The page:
Nathan Drake has lied to us all. Regardless of the relentless strain he subjects his body to by stretching his arms to grab ledges, tumbling over and through structures, snapping his body back and forth from left to right against exposed objects, and leaping, sprinting and scraping away from certain death, he told us he was done with this life. After three gruelling mainline servings of Nathan Drake’s exploits through a skittles palette of natural and sinister environments riddled with all sorts of antiquated treasures and historical etchings, it would appear the fourth entry brings the journey of the legendary treasure plunderer to a close; but not before he bounds through one more scrumptious circus of puzzle-solving, action-adventuring, wise-cracking and antique scavenging. The final exam for Drake turns out to be every bit as delicious as its predecessors, but has it lost something sacred along the way?
After an action sequence eerily similar to Drake’s fortune, we find that Drake has given up on his adventurous lifestyle. He works for an excavation firm, has receded to a peaceful life with his wife Elena, and it would appear that he sucks at playing a certain PS1 era videogame, not to mention he plays in the attic with a plastic gun and a few targets. You’d be forgiven for thinking all this tomfoolery in the early chapters is misleading, but with a title in a franchise this prestigious, you should expect a feathery calm before a blighting hail chucking thunderstorm.
Once business picks up and Drake embarks on a fourth whistle stop tour. You and your brother are off to uncover Henry Avery’s lost treasure and literally follow in the footsteps of the dead. Along the way you are invaded by mercenaries sent by the two villains Rafe Adler and Nardine Ross, who are also after ancient riches too. Ross is a super tough woman who can whip Drake’s backside if he so much as pop a cheap wisecrack her way, and Rafe is a disgruntled man bloke dude guy, who has a desire to have all the riches he wants like a spoiled rat.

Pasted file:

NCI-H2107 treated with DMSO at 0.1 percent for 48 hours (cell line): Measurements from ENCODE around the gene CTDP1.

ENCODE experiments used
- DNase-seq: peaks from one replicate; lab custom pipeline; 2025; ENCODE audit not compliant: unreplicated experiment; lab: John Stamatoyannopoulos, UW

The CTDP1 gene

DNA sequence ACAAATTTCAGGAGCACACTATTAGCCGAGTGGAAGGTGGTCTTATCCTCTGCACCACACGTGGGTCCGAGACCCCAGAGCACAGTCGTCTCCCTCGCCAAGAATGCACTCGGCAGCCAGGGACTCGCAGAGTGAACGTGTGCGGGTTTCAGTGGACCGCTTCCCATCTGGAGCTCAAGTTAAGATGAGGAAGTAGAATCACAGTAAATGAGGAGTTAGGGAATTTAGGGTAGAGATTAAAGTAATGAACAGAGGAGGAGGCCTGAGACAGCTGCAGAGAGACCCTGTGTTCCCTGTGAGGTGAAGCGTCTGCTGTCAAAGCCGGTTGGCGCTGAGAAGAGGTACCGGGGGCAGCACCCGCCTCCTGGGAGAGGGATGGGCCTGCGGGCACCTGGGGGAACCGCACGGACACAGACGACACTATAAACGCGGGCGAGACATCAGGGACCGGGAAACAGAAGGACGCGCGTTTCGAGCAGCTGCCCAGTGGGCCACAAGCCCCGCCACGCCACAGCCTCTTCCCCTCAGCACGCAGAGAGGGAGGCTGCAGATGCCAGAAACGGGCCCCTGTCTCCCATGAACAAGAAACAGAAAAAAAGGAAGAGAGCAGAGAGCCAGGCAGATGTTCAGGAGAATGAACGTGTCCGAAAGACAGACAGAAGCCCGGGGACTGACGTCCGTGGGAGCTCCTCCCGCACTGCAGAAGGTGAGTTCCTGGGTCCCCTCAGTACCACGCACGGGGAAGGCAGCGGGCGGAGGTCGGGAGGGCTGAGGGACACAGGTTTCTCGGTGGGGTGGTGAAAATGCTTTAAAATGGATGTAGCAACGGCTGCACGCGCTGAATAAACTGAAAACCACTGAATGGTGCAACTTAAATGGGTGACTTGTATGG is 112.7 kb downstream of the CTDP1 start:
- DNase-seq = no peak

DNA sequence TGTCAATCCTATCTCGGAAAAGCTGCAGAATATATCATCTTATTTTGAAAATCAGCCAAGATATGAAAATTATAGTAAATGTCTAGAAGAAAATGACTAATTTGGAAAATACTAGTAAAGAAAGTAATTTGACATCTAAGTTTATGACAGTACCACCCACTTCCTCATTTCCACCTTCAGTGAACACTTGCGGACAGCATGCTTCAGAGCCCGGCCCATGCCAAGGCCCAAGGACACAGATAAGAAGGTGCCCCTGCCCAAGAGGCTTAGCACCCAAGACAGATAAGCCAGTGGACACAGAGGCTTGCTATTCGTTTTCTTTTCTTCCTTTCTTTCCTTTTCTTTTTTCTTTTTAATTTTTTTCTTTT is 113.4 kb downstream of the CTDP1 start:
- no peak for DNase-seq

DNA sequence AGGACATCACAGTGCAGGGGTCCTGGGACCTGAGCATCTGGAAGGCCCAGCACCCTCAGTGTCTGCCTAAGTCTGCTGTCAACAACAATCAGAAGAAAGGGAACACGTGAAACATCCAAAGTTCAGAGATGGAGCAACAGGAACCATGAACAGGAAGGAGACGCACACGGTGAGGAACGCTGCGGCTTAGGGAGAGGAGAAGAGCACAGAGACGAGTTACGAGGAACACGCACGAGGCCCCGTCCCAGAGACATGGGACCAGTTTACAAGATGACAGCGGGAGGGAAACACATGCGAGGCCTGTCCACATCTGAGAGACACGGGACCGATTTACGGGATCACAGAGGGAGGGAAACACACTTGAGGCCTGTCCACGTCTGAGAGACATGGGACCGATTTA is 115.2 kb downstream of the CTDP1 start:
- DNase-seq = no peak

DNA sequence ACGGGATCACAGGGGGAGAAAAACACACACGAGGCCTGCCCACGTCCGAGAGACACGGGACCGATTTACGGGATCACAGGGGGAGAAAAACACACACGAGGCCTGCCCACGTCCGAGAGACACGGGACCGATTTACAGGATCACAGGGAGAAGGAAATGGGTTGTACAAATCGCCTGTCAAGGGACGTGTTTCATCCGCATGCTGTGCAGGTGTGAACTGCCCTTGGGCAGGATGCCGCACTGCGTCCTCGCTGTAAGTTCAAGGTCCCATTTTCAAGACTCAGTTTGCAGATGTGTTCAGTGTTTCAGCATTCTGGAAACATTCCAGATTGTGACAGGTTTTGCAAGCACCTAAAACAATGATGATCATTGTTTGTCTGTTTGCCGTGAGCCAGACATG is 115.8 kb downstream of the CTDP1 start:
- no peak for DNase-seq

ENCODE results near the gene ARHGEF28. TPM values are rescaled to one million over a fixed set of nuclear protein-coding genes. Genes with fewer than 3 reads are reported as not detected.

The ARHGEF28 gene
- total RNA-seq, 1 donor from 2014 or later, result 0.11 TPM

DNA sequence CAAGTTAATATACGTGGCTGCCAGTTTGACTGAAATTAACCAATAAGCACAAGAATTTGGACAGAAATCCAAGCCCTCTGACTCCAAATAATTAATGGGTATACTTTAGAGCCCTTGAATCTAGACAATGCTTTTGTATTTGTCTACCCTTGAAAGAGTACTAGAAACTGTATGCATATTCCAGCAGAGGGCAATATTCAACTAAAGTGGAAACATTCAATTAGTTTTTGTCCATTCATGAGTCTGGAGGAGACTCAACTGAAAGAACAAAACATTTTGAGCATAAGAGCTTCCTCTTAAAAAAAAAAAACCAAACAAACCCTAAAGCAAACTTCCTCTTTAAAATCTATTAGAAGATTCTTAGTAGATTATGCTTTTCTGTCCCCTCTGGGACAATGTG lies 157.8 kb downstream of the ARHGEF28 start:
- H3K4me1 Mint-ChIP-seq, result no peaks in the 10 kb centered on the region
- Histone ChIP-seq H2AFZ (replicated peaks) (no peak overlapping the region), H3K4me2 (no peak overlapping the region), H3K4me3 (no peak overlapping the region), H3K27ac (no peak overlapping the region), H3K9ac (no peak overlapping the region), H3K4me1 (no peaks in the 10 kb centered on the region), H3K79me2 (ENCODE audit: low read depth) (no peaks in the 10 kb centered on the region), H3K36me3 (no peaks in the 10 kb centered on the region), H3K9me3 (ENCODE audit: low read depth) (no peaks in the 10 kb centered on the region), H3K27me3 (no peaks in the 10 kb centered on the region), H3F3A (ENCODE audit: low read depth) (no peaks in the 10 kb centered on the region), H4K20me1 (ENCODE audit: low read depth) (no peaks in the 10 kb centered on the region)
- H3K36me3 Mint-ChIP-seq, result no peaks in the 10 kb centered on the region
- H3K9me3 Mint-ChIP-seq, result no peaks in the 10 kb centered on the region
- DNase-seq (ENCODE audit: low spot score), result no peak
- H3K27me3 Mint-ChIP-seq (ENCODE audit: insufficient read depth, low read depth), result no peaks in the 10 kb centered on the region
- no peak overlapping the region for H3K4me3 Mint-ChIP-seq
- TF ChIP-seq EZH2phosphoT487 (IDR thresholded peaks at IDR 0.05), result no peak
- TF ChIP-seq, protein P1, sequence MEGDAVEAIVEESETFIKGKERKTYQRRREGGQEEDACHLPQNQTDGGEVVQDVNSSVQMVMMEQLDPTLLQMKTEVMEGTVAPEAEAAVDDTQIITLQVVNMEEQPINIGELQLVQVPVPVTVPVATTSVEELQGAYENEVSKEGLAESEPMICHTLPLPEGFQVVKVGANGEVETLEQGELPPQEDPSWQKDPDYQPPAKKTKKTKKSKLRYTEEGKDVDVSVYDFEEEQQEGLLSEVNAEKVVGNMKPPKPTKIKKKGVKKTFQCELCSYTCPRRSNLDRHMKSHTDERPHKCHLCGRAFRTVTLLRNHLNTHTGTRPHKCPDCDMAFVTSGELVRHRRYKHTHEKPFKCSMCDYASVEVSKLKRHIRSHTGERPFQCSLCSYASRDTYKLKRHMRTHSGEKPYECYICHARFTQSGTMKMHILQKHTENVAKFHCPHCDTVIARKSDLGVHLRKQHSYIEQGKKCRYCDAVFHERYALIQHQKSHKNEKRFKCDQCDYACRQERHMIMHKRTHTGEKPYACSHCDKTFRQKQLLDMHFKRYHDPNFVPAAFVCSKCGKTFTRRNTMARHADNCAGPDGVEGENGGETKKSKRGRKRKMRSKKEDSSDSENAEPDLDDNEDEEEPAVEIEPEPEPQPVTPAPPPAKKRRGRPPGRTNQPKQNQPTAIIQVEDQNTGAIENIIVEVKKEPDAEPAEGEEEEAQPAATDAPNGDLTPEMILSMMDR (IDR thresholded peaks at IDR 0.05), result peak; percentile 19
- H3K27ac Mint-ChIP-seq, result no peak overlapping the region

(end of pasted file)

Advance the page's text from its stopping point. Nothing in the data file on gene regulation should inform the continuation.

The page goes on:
The finale of Uncharted 4 is both strong and startling in how disappointing it is. The closing chapter isn’t difficult at all, and isn’t fuelled with as much malice as the best videogame finales, in other words it doesn’t make you bubble with the same visceral drive that you’d expect, especially from Uncharted. Maybe it’s because the central villain is comparatively weak compared to the other games, or maybe the poor construction derails any potential excitement, in any case Uncharted 4 leaves something to be desired. Luckily the epilogue redeems the disappointment somewhat by reigniting the familial aspects that specially characterise Uncharted 4, parting with us in a warm and comforting way that is much needed and appreciated.
The opening few chapters of A Thief’s End play like an imminent reunion leading to an actual reunion. When the opportunity arises thanks to Sam, Nate’s brother, Nate reluctantly but confidently obliges for one more globe-trotting go round because American Pie’s cast reunited, so why can’t a treasure hunter and his pals? Despite the cliches, Uncharted 4’s story is set to its usual high standard of production values including great voice acting, a pair of interesting villains, wonderfully realised natural landscapes, the usual Naughty Dog sheen and who can forget the eye-gasmic sight of Drake’s sopping damp clothes after taking a dip in a river? It’s like he rubs baby lotion all over himself. Save for the thoughtful inclusion of a literally dirty Drake adding to a calender’s worth of images of Nate being peppered and engulfed in the elements, Uncharted 4 doesn’t add a lot of surprising newness for a series that revels in it.
This time Drake is off to an assortment of idyllic locations such as the green and grimy pastures of Madagascar and up to the shivering highlands of Scotland. Along the way he will pause and embrace crisp horizon views, dive underneath vast teal and aqua blue oceans and swim with the corals to unearth hidden treasures and discover crumbling ship wrecks. If this description didn’t clarify it enough for you, Uncharted 4 is a glorious visual spectacle, dripping in detail off Drake’s weathered brow. Similarly the sound design is right up to standard with the series’ best, so no surprises, the production value has always been of the charts.